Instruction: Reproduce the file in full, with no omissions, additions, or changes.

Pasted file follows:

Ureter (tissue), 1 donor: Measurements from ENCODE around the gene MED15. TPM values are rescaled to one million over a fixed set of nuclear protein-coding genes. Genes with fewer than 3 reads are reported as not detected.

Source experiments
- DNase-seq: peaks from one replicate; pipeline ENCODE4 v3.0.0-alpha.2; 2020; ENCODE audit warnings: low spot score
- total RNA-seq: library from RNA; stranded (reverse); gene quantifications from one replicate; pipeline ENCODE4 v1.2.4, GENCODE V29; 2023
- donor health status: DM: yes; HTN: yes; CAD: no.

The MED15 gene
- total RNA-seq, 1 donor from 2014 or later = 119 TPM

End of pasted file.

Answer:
Ureter (tissue), 1 donor: Measurements from ENCODE around the gene MED15. TPM values are rescaled to one million over a fixed set of nuclear protein-coding genes. Genes with fewer than 3 reads are reported as not detected.

Source experiments
- DNase-seq: peaks from one replicate; pipeline ENCODE4 v3.0.0-alpha.2; 2020; ENCODE audit warnings: low spot score
- total RNA-seq: library from RNA; stranded (reverse); gene quantifications from one replicate; pipeline ENCODE4 v1.2.4, GENCODE V29; 2023
- donor health status: DM: yes; HTN: yes; CAD: no.

The MED15 gene
- total RNA-seq, 1 donor from 2014 or later = 119 TPM